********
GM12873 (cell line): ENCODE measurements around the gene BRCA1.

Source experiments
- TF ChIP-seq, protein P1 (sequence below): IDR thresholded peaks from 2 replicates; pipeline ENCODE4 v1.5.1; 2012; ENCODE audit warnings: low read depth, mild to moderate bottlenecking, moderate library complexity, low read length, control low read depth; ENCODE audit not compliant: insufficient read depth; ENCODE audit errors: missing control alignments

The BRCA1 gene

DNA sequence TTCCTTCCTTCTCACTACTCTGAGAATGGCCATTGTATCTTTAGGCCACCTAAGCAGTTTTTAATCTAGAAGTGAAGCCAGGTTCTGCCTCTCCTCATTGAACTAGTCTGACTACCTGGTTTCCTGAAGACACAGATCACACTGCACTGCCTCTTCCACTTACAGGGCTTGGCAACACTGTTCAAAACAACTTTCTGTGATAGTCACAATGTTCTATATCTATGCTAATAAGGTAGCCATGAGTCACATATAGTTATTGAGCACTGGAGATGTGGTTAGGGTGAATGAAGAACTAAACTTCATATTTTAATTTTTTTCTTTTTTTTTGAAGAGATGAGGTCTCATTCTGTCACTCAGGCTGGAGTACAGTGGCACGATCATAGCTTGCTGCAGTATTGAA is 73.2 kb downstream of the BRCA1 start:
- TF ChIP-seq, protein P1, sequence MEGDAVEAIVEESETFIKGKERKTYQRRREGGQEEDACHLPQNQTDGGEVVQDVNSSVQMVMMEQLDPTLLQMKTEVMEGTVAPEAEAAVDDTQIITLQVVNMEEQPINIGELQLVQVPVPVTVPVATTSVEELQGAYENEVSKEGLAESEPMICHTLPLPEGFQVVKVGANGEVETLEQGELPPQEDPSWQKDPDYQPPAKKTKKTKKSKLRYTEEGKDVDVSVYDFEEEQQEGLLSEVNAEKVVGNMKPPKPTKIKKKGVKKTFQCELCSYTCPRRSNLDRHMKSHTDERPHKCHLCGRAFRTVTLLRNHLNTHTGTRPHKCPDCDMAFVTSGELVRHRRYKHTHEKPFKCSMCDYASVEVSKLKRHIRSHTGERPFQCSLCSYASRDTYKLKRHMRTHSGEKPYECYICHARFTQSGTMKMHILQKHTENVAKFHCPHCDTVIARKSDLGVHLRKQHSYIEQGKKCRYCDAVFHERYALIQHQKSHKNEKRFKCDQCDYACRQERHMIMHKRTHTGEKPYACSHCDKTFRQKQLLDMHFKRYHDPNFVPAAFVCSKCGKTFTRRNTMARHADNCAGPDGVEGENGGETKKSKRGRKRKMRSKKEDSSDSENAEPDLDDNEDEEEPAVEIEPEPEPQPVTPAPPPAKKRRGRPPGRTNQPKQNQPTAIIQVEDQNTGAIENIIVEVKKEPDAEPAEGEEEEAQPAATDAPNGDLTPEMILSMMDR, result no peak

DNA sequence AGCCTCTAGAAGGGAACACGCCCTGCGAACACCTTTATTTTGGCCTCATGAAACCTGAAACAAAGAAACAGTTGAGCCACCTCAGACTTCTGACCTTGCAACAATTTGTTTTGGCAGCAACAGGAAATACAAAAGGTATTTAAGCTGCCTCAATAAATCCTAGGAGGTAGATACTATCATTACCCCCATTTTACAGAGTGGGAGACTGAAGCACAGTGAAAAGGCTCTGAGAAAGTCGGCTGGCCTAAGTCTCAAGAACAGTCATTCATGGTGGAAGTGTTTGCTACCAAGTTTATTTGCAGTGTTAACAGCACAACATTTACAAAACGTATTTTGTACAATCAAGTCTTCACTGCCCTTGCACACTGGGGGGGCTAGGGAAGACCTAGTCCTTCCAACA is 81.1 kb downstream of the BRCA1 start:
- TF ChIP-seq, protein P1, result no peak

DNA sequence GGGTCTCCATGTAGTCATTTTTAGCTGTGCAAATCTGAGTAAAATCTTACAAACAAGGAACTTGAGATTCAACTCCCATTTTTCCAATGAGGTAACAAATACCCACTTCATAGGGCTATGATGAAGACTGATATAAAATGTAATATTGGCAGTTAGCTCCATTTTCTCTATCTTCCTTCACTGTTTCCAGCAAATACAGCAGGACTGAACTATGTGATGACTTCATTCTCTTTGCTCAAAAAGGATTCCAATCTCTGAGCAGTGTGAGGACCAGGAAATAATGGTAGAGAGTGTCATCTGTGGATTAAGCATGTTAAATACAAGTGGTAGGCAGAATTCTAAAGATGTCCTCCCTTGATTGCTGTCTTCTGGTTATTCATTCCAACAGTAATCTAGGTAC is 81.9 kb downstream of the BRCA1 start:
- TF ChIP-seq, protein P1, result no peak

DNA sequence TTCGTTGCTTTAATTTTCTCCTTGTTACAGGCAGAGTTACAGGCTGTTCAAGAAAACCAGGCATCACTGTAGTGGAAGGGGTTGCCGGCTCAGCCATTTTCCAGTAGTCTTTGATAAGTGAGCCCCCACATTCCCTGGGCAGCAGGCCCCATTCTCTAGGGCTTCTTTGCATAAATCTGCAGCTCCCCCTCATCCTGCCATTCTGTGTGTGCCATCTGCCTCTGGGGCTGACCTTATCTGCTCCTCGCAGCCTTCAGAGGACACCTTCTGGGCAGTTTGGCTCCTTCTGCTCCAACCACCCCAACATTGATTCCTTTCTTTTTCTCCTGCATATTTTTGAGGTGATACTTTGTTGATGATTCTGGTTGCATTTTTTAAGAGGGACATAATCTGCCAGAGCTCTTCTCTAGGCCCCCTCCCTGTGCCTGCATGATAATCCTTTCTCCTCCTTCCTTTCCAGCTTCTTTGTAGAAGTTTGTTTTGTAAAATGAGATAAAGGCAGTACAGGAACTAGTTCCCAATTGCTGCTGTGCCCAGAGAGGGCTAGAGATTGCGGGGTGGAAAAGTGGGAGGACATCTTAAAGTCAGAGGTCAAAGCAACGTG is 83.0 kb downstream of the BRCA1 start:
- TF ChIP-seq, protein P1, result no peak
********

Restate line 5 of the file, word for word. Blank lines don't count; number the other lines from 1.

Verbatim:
DNA sequence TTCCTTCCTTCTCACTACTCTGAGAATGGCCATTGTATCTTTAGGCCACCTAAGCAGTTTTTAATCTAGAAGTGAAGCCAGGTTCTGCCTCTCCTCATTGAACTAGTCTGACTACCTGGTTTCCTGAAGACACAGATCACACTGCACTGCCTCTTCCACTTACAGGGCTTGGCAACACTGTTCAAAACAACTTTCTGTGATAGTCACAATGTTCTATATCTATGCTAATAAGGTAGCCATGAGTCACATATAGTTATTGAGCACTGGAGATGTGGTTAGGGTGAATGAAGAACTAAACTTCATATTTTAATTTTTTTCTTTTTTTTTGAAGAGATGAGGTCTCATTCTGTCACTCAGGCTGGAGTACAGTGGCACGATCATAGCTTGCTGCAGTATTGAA is 73.2 kb downstream of the BRCA1 start: